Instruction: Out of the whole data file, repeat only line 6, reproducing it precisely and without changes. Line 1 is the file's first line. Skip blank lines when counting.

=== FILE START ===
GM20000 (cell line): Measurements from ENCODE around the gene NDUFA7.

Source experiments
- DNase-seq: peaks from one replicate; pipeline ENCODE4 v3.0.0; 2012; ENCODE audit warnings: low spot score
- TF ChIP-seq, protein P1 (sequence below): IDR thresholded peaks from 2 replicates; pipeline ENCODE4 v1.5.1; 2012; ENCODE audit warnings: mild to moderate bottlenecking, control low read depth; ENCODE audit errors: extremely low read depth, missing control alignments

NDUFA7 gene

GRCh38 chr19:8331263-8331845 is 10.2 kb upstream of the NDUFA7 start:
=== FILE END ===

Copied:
GRCh38 chr19:8331263-8331845 is 10.2 kb upstream of the NDUFA7 start: